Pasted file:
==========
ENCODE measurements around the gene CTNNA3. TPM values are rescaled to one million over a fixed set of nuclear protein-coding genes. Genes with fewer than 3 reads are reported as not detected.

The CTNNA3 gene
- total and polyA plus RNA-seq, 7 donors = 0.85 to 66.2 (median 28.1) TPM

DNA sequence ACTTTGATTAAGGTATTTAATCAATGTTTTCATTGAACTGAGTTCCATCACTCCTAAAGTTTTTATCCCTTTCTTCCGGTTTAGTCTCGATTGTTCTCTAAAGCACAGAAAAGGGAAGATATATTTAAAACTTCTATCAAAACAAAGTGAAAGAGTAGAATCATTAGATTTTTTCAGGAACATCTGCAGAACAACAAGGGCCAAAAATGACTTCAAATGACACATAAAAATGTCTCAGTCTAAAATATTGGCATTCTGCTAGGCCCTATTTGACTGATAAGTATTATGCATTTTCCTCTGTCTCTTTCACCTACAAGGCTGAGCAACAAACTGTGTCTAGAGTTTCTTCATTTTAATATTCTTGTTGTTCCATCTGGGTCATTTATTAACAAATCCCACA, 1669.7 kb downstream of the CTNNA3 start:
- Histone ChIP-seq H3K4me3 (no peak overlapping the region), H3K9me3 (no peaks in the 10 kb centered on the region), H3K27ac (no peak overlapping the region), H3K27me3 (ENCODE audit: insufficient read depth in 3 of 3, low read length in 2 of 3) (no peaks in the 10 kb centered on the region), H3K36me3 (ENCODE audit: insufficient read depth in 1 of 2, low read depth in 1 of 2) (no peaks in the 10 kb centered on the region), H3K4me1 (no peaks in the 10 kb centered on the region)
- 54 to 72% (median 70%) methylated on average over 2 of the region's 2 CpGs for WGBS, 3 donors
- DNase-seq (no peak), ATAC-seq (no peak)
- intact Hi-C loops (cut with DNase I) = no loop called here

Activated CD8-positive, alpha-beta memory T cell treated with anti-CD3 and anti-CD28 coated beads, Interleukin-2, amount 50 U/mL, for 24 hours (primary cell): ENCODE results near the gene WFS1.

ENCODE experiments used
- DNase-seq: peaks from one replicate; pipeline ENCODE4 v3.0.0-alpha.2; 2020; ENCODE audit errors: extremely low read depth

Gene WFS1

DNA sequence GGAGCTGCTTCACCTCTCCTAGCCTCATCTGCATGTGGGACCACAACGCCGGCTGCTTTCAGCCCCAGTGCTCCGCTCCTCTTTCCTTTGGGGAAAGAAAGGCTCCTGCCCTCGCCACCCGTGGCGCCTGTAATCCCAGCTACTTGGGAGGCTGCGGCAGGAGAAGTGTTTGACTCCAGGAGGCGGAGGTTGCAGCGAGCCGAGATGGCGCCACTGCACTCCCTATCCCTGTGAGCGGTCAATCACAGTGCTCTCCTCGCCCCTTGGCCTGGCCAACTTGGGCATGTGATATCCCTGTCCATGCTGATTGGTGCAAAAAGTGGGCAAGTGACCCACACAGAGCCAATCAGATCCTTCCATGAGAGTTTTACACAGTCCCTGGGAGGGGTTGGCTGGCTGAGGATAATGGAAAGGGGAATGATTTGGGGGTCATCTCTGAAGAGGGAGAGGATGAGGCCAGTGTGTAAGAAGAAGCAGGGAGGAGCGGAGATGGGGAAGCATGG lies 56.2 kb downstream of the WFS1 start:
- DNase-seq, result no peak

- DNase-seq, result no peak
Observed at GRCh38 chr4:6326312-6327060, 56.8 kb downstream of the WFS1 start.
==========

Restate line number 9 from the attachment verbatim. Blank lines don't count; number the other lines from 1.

Activated CD8-positive, alpha-beta memory T cell treated with anti-CD3 and anti-CD28 coated beads, Interleukin-2, amount 50 U/mL, for 24 hours (primary cell): ENCODE results near the gene WFS1.